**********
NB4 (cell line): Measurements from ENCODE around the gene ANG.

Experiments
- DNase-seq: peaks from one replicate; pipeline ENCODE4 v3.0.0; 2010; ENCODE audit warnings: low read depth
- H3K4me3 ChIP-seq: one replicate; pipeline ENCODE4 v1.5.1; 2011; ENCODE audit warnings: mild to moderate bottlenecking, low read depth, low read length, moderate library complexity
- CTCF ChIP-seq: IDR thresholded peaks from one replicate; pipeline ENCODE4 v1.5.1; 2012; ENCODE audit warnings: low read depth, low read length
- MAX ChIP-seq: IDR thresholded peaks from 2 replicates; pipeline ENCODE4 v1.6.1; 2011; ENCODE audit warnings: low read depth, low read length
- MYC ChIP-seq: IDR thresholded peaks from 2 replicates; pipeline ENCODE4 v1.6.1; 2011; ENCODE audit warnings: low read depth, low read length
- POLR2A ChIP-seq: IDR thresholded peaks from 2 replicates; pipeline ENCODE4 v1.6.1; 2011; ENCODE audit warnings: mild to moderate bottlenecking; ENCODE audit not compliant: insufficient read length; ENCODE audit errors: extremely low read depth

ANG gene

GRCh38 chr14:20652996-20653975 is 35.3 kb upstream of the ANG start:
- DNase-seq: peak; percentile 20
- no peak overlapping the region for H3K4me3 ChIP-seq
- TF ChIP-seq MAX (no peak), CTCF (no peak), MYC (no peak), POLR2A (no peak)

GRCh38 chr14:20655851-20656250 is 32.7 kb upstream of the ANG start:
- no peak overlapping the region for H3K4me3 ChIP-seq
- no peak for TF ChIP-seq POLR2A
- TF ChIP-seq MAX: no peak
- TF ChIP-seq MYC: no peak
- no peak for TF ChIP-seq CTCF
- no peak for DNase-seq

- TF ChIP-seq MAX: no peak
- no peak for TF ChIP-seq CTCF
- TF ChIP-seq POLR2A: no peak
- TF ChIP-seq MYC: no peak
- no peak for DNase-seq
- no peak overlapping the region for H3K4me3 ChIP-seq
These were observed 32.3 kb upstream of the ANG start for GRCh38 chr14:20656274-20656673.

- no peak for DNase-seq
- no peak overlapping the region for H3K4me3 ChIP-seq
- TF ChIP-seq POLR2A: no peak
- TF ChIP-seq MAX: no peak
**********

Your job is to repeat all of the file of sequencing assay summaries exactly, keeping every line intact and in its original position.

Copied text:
NB4 (cell line): Measurements from ENCODE around the gene ANG.

Experiments
- DNase-seq: peaks from one replicate; pipeline ENCODE4 v3.0.0; 2010; ENCODE audit warnings: low read depth
- H3K4me3 ChIP-seq: one replicate; pipeline ENCODE4 v1.5.1; 2011; ENCODE audit warnings: mild to moderate bottlenecking, low read depth, low read length, moderate library complexity
- CTCF ChIP-seq: IDR thresholded peaks from one replicate; pipeline ENCODE4 v1.5.1; 2012; ENCODE audit warnings: low read depth, low read length
- MAX ChIP-seq: IDR thresholded peaks from 2 replicates; pipeline ENCODE4 v1.6.1; 2011; ENCODE audit warnings: low read depth, low read length
- MYC ChIP-seq: IDR thresholded peaks from 2 replicates; pipeline ENCODE4 v1.6.1; 2011; ENCODE audit warnings: low read depth, low read length
- POLR2A ChIP-seq: IDR thresholded peaks from 2 replicates; pipeline ENCODE4 v1.6.1; 2011; ENCODE audit warnings: mild to moderate bottlenecking; ENCODE audit not compliant: insufficient read length; ENCODE audit errors: extremely low read depth

ANG gene

GRCh38 chr14:20652996-20653975 is 35.3 kb upstream of the ANG start:
- DNase-seq: peak; percentile 20
- no peak overlapping the region for H3K4me3 ChIP-seq
- TF ChIP-seq MAX (no peak), CTCF (no peak), MYC (no peak), POLR2A (no peak)

GRCh38 chr14:20655851-20656250 is 32.7 kb upstream of the ANG start:
- no peak overlapping the region for H3K4me3 ChIP-seq
- no peak for TF ChIP-seq POLR2A
- TF ChIP-seq MAX: no peak
- TF ChIP-seq MYC: no peak
- no peak for TF ChIP-seq CTCF
- no peak for DNase-seq

- TF ChIP-seq MAX: no peak
- no peak for TF ChIP-seq CTCF
- TF ChIP-seq POLR2A: no peak
- TF ChIP-seq MYC: no peak
- no peak for DNase-seq
- no peak overlapping the region for H3K4me3 ChIP-seq
These were observed 32.3 kb upstream of the ANG start for GRCh38 chr14:20656274-20656673.

- no peak for DNase-seq
- no peak overlapping the region for H3K4me3 ChIP-seq
- TF ChIP-seq POLR2A: no peak
- TF ChIP-seq MAX: no peak